(Isaiah 53:9-12)  “And he made his grave with the wicked, and with the rich in his death; because he had done no violence, neither was any deceit in his mouth. (10) Yet it pleased the LORD to bruise him; he hath put him to grief: when thou shalt make his soul an offering for sin, he shall see his seed, he shall prolong his days, and the pleasure of the LORD shall prosper in his hand. (11) He shall see of the travail of his soul, and shall be satisfied: by his knowledge shall my righteous servant justify many; for he shall bear their iniquities. (12) Therefore will I divide him a portion with the great, and he shall divide the spoil with the strong; because he hath poured out his soul unto death: and he was numbered with the transgressors; and he bare the sin of many, and made intercession for the transgressors.”


Three Crucifixions


Now, let’s take a careful look at the three crosses and the three crucifixions before us on Calvary. May God the Holy Spirit give us heavenly light and understanding. I do not think it insignificant that when Paul spoke of glorying in the cross, that he spoke of three crucifixions that took place when our Savior died upon the cursed tree. It appears to me that his intent is to show us that there is a spiritual, allegorical message in the three crosses of Calvary and the three crucifixions that took place upon that bleak and dismal, blessed and glorious mound of dirt just outside the city of Jerusalem more than two thousand years ago.


The Law’s Crucifixion


First, look at crucified Savior, and know that God’s holy law was crucified with him. Yes, you heard me right. When I see the Lamb of God for sinners slain, I see the law of God crucified with him.


The demands of the law its legal held us in bondage and pronounced a curse, a curse of infinite wrath and justice, upon us (Deut.27:26; Gal.3:10).


(Galatians 3:10)  “For as many as are of the works of the law are under the curse: for it is written, Cursed is every one that continueth not in all things which are written in the book of the law to do them.”


The Lord Jesus Christ met all the demands of the law for righteousness in his righteous life of obedience as our Representative, and paid all the penalty demanded by God’s justice in his death at Calvary as our Substitute. Becoming a curse for us, he satisfied the justice of God for us. When Christ died, we died in him and with him, we died to the law (Gal. 3:13; Rom. 7:1-6); and the law died to us (Col. 2:14; Rom. 10:4).


(Galatians 3:13)  “Christ hath redeemed us from the curse of the law, being made a curse for us: for it is written, Cursed is every one that hangeth on a tree:”


(Colossians 2:14)  “Blotting out the handwriting of ordinances that was against us, which was contrary to us, and took it out of the way, nailing it to his cross.”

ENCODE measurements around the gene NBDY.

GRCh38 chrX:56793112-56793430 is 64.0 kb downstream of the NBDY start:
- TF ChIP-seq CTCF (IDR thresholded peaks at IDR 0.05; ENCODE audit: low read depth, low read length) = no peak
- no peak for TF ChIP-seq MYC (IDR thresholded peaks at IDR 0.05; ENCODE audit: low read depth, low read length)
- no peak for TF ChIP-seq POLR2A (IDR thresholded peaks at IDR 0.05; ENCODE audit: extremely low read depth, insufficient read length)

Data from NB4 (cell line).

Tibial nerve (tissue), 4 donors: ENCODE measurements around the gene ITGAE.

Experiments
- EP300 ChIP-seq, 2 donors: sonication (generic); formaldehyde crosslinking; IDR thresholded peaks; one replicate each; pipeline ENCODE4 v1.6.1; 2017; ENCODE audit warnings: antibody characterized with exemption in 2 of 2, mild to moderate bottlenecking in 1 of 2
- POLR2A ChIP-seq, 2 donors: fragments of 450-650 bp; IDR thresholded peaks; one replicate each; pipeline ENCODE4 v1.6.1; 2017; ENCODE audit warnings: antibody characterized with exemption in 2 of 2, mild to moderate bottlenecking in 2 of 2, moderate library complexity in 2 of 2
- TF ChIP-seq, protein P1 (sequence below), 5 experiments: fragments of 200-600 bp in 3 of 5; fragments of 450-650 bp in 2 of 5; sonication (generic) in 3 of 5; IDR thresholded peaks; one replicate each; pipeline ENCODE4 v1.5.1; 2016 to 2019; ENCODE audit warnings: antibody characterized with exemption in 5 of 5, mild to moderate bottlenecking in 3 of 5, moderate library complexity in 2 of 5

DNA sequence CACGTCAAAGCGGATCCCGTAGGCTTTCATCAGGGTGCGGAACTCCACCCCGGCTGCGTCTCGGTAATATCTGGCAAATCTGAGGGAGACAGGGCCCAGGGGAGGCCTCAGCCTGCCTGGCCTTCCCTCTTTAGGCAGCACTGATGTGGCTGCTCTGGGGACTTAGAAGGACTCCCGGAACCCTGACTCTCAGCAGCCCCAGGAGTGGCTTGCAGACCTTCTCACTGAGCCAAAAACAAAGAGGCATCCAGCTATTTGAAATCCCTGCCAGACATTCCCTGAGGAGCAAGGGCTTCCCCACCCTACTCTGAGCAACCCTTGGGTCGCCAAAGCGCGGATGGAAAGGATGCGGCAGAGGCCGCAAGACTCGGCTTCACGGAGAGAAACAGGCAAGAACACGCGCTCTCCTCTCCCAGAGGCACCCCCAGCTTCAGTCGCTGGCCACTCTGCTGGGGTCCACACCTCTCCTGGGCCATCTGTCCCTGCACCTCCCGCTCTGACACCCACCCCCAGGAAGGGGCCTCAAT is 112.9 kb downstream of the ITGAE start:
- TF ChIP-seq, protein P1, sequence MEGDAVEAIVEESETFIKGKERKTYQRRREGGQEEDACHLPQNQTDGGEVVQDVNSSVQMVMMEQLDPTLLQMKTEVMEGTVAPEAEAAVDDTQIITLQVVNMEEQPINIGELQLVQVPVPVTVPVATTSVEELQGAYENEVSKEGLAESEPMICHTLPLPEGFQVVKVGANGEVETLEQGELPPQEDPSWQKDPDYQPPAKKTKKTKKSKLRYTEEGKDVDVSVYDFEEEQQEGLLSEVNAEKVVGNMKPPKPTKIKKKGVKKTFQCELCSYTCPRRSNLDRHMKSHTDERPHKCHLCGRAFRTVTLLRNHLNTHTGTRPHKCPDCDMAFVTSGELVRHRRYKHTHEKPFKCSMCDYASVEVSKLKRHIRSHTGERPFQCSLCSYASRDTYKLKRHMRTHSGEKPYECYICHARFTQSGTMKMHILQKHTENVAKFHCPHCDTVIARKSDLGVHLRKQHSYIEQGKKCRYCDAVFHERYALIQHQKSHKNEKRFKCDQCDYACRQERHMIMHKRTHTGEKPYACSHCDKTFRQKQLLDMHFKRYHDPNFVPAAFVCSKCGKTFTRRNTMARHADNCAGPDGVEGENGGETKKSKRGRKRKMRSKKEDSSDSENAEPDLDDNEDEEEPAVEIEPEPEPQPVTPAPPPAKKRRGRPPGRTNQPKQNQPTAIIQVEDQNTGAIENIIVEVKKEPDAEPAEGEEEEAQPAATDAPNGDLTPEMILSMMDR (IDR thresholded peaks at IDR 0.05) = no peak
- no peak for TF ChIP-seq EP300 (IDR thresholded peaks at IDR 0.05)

(Romans 7:1-6)  “Know ye not, brethren, (for I speak to them that know the law,) how that the law hath dominion over a man as long as he liveth? (2) For the woman which hath an husband is bound by the law to her husband so long as he liveth; but if the husband be dead, she is loosed from the law of her husband. (3) So then if, while her husband liveth, she be married to another man, she shall be called an adulteress: but if her husband be dead, she is free from that law; so that she is no adulteress, though she be married to another man. (4) Wherefore, my brethren, ye also are become dead to the law by the body of Christ; that ye should be married to another, even to him who is raised from the dead, that we should bring forth fruit unto God. (5) For when we were in the flesh, the motions of sins, which were by the law, did work in our members to bring forth fruit unto death. (6) But now we are delivered from the law, that being dead wherein we were held; that we should serve in newness of spirit, and not in the oldness of the letter.”


(Romans 10:4)  “For Christ is the end of the law for righteousness to every one that believeth.”


It is as Augustus Toplady put it:


“The terrors of law and of God

With me can have nothing to do;

My Saviour’s obedience and blood

Hide all my transgressions from view.”


The law’s demands were all met and exhausted at the cross.


The law demands we pay our debt.

(Justice cannot forgive one cent.)

But grace points to the Lamb of God,

And says our debt He paid with blood.


The law provokes and stirs up sin,

And makes more hard the hearts of men;

But grace, (Almighty grace!), imparts

Life and melts rebel sinners’ hearts.


“Go, do the work,” the law demands;

Yet gives me neither feet nor hands.

But grace the gospel’s good news brings,

Says, “Fly to Christ,” and gives me wings!


With wings of love and wings of faith,

Sinners awakened from their death,

Fly to the throne of grace and see

God in His Son is all mercy!


My soul, on wings of faith, now fly,

And soar aloft to God on High.

Faint not, nor falter in the race;

But run, and work, and sing, “FREE GRACE!”


John Gill wrote, “There is a twofold debt paid by Christ, as the Surety of His people. The one is a debt of obedience to the law of God. This He engaged to do, when He said, ‘Lo, I come to do Thy will; Thy law is within my heart.’ Accordingly He was made under the law, and yielded perfect obedience to it, by which His people are made righteous. The other is a debt of punishment, incurred through failure of obedience in them. The curse of the law He has endured, the penalty of it, death, and by paying both these debts, the whole righteousness of the law is fulfilled in His people, considered in Him their Head and Surety.”


Our Crucifixion